Rep. Danny Davis (D-IL)
June 2, 2010 - The American College of Radiology (ACR) announced it strongly urges Congress to pass the Virtual Screening for Colorectal Cancer Act of 2010 (H.R. 5461), which would require the Centers for Medicare and Medicaid Services (CMS) to provide coverage of screening computed tomography colonography (CTC) to Medicare beneficiaries.
Rep. Danny Davis (D-IL), with cosponsors Rep. Mark Kirk (R-IL), and Rep. Dan Boren (D-OK), introduced the bill in the U.S. House of Representatives by on May 28, 2010.
CTC, commonly known as a virtual colonoscopy, is proven in clinical trials to be as accurate as standard colonoscopy at detecting clinically significant lesions in average risk patients. It is endorsed by the American Cancer Society as a recommended colon cancer screening test. It is recognized by the Blue Cross Blue Shield Association Technology Evaluation Center (TEC) as an effective screening tool.
Yet, while many private health insurers, including CIGNA, UnitedHealthcare, and Anthem Blue Cross Blue Shield, cover screening and diagnostic CT colonography for their beneficiaries, Medicare will not cover the exam for our nation’s seniors.
“Colorectal cancer kills thousands of people each year unnecessarily because less than half of those who should be screened for this preventable disease choose to do so. CT colonography is a safe and effective, frontline colorectal cancer screening tool that can attract many more people to be screened for the nation’s second leading cause of cancer death and ultimately help save thousands of lives,” said John A. Patti, M.D., FACR, chair of the ACR Board of chancellors. “President Obama, who has access to the latest medical information and finest care, recently chose to be screened with CT colonography. The test works. Congress and the President need to make good on their promise to ensure that everyone has access to the same care that they have by requiring Medicare to cover seniors for CT colonography.”
CTC employs cutting-edge low dose x-ray technology to produce three-dimensional images of the colon. It is much less invasive than standard colonoscopy, which places a long tube with a camera on one end into and throughout the colon. CTC, unlike standard colonoscopy, does not require sedation so patients can return to normal daily activities immediately following the procedure.
Medicare’s denial of coverage, in effect, creates a two-tiered approach to screening coverage for this deadly and preventable disease: one for those who have private insurance (or the ability to pay out of pocket) and lesser coverage for Medicare beneficiaries. CTC coverage is mandated by at least 14 states that follow American Cancer Society screening recommendations. Medicare needs to provide coverage for seniors now.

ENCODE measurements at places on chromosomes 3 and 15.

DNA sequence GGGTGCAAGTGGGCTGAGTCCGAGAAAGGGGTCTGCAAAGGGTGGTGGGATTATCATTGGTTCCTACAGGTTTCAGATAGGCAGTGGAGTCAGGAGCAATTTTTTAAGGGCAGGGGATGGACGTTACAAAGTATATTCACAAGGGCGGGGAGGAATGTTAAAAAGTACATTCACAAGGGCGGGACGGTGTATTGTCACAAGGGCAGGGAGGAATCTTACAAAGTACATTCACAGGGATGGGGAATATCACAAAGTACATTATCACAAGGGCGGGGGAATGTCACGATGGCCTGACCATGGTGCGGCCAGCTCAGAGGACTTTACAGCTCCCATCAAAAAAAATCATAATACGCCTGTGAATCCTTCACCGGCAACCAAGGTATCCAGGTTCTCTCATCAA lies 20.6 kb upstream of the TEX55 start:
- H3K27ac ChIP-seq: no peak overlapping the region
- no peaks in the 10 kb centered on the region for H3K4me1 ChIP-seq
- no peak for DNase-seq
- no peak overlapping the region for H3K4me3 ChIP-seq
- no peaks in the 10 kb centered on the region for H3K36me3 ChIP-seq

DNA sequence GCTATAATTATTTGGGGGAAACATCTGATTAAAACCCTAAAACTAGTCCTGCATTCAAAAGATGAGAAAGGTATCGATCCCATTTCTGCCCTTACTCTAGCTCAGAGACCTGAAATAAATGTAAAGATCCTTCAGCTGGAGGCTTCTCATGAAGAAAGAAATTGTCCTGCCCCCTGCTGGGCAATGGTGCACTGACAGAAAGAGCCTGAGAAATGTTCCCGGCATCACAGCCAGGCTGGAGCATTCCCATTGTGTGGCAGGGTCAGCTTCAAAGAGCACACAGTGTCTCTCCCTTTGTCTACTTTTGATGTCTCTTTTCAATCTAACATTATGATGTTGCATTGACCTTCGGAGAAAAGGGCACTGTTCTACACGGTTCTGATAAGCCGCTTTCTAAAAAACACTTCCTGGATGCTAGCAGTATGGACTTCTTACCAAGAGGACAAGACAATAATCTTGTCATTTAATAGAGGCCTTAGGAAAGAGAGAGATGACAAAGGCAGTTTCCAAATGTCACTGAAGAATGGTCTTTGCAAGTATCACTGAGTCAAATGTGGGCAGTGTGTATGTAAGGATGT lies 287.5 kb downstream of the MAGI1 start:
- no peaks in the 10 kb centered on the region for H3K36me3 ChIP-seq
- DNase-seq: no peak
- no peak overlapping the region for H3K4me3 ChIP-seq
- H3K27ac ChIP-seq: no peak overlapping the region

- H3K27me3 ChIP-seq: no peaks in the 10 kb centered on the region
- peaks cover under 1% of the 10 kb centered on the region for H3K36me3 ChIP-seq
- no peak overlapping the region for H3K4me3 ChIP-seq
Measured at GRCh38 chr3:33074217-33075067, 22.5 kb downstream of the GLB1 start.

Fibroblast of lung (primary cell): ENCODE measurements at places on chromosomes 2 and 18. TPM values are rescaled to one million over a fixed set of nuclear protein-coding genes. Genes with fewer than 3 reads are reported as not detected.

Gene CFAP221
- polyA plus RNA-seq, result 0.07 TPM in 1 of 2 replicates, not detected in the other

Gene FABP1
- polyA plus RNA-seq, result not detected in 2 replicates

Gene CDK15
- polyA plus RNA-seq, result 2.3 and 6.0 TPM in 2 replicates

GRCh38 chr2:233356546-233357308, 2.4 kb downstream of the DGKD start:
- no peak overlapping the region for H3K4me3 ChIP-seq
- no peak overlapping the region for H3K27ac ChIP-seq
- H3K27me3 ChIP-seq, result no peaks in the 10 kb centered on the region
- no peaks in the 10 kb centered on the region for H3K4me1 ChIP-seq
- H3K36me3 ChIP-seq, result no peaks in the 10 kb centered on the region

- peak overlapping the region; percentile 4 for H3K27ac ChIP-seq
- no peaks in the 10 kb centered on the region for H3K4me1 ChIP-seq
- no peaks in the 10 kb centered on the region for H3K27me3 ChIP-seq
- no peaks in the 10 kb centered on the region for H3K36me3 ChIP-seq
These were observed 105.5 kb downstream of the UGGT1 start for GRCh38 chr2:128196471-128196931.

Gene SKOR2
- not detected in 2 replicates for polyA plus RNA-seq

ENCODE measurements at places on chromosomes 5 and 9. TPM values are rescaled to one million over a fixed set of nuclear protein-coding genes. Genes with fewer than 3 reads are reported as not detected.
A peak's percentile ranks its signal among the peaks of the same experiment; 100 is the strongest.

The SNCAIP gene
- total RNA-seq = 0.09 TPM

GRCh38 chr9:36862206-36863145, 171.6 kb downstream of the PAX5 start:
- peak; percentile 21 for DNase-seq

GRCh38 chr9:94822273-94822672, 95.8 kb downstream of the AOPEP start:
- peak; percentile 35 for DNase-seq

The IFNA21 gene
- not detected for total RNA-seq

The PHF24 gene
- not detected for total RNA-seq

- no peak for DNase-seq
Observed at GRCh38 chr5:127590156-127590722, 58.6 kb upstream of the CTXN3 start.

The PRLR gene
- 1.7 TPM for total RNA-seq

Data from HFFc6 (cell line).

“It’s time for all patients who want a CT colonography to be covered for this lifesaving exam. All the relevant clinical questions have been answered and the test has been shown to be attractive to those who may have previously opted not to be screened for colorectal cancer. The very facility where President Obama was screened saw a 70 percent increase in colon screenings after virtual colonoscopy was offered as an option. Medicare coverage of CT colonography will allow far wider screening for this deadly disease, find more cancers early when they are most treatable and less costly to treat, and ultimately save thousands of lives each year,” said Judy Yee, MD, chair of the ACR Colon Cancer Committee.
CTC’s minimal invasiveness and lower cost has the ability to attract far more people to be screened and ultimately save lives — particularly among minorities where screening rates have historically been low. The Journal of the American Geriatrics Society released a study demonstrating that the disparity between white and non-white Medicare enrollees receiving a colonoscopy screening increased between 1995 and 2003.
“Minorities disproportionately forgo screenings. Providing Medicare patients an effective and less invasive screening tool for colorectal cancer can help overcome the disparity in colorectal care that exists in minority communities. Congress needs to act now to help minority and underserved populations gain access to this potentially life saving care,” said Dr. Patti.